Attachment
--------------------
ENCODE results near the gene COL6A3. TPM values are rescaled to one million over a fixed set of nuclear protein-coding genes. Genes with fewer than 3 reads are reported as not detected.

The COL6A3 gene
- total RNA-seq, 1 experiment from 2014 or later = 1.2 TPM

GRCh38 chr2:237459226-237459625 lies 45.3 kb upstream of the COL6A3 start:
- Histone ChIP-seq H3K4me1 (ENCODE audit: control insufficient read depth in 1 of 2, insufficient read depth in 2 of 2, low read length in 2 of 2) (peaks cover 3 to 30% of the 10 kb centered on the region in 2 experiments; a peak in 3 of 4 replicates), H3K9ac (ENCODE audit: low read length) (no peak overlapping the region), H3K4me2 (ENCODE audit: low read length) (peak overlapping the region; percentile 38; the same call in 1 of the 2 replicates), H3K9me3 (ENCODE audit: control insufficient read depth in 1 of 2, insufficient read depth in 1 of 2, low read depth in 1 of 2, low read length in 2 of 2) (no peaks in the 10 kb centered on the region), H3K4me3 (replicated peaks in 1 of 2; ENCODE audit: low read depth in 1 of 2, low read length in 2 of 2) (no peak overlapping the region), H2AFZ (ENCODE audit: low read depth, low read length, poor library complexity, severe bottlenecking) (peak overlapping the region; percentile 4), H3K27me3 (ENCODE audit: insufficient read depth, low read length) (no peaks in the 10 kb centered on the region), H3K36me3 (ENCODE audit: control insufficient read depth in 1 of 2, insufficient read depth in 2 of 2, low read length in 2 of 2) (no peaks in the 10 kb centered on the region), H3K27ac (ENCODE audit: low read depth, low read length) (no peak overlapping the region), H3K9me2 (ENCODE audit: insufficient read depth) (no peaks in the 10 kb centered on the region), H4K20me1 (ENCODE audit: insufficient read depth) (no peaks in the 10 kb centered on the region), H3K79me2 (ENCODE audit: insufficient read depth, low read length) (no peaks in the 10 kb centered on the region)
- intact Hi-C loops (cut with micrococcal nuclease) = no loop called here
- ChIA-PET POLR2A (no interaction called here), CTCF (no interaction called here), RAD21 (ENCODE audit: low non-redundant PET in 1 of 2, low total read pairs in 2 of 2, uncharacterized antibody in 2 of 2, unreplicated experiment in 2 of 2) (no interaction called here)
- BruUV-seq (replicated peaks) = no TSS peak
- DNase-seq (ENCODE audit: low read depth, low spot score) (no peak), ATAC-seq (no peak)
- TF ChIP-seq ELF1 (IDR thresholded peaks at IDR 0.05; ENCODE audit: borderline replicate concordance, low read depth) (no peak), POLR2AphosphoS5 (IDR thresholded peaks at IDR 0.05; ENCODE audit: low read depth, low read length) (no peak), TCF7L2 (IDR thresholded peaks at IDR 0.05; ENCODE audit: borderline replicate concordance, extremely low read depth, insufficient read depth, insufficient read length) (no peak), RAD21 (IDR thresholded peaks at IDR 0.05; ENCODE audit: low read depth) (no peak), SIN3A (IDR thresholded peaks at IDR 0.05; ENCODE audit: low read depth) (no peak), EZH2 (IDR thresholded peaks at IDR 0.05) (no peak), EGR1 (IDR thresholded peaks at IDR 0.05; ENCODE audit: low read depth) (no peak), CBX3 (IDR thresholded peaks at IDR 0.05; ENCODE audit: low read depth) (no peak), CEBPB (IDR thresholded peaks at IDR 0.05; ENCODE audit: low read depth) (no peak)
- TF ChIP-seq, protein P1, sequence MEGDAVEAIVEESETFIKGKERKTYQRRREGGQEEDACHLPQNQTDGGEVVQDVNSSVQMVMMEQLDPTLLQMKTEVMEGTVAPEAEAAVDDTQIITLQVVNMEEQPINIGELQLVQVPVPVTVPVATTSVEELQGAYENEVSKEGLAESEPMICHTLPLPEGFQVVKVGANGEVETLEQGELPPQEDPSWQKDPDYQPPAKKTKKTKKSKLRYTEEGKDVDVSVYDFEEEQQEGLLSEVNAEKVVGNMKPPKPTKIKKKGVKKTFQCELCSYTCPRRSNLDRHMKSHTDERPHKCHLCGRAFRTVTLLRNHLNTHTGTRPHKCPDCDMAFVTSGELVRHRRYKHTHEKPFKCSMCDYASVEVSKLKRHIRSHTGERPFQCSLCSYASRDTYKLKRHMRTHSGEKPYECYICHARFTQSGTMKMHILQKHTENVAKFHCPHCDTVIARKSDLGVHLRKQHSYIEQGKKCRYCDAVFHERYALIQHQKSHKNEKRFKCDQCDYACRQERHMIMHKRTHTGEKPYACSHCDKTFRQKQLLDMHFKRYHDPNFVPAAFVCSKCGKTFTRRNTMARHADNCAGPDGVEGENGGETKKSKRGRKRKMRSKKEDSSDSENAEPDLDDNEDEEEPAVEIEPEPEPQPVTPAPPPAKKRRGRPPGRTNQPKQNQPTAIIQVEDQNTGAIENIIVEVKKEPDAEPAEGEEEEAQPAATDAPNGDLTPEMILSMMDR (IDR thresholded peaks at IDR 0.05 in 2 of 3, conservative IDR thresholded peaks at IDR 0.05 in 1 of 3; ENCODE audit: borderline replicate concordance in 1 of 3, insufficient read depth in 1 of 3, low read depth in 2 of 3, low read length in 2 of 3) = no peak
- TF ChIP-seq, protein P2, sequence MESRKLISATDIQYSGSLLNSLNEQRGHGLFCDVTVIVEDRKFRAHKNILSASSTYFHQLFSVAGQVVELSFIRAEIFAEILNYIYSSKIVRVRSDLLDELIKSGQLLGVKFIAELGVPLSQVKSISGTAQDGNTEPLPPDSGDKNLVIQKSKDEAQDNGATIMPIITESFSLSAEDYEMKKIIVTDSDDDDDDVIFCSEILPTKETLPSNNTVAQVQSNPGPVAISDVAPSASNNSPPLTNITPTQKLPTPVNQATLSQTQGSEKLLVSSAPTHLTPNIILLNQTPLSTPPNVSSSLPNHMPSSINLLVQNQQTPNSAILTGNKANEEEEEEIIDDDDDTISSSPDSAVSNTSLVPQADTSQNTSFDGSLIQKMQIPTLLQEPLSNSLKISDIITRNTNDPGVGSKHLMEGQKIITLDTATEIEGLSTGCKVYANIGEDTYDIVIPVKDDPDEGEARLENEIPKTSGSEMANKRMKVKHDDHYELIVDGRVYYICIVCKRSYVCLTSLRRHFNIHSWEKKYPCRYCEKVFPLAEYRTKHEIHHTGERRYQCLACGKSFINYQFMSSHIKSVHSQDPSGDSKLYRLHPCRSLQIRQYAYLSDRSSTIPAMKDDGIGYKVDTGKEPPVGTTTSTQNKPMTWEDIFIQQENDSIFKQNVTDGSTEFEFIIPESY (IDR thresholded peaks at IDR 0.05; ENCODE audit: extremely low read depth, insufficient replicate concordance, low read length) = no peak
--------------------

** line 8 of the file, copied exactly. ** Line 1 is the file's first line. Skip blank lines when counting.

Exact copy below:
- BruUV-seq (replicated peaks) = no TSS peak